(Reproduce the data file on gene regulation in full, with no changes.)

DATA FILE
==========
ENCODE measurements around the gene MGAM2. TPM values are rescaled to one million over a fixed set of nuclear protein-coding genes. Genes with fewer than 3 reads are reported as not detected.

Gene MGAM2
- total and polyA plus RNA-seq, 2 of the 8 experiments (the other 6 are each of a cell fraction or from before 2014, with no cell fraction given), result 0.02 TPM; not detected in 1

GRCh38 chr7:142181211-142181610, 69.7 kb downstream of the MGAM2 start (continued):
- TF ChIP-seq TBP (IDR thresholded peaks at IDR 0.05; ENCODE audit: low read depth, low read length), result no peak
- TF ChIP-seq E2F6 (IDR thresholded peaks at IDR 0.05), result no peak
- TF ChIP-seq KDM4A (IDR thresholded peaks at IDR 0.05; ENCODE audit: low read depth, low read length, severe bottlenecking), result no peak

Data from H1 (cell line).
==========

ENCODE measurements around the gene MGAM2. TPM values are rescaled to one million over a fixed set of nuclear protein-coding genes. Genes with fewer than 3 reads are reported as not detected.

Gene MGAM2
- total and polyA plus RNA-seq, 2 of the 8 experiments (the other 6 are each of a cell fraction or from before 2014, with no cell fraction given), result 0.02 TPM; not detected in 1

GRCh38 chr7:142181211-142181610, 69.7 kb downstream of the MGAM2 start (continued):
- TF ChIP-seq TBP (IDR thresholded peaks at IDR 0.05; ENCODE audit: low read depth, low read length), result no peak
- TF ChIP-seq E2F6 (IDR thresholded peaks at IDR 0.05), result no peak
- TF ChIP-seq KDM4A (IDR thresholded peaks at IDR 0.05; ENCODE audit: low read depth, low read length, severe bottlenecking), result no peak

Data from H1 (cell line).